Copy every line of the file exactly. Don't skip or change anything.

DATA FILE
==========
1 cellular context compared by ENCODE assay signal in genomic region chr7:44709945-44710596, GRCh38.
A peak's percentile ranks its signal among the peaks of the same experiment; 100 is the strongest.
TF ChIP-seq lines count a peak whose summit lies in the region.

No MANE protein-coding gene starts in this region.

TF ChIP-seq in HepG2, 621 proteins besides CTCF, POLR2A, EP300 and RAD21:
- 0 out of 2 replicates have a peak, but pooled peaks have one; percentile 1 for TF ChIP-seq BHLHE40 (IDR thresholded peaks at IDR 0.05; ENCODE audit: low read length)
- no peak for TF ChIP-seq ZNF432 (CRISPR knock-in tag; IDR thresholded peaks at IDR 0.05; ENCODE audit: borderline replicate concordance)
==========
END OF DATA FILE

1 cellular context compared by ENCODE assay signal in genomic region chr7:44709945-44710596, GRCh38.
A peak's percentile ranks its signal among the peaks of the same experiment; 100 is the strongest.
TF ChIP-seq lines count a peak whose summit lies in the region.

No MANE protein-coding gene starts in this region.

TF ChIP-seq in HepG2, 621 proteins besides CTCF, POLR2A, EP300 and RAD21:
- 0 out of 2 replicates have a peak, but pooled peaks have one; percentile 1 for TF ChIP-seq BHLHE40 (IDR thresholded peaks at IDR 0.05; ENCODE audit: low read length)
- no peak for TF ChIP-seq ZNF432 (CRISPR knock-in tag; IDR thresholded peaks at IDR 0.05; ENCODE audit: borderline replicate concordance)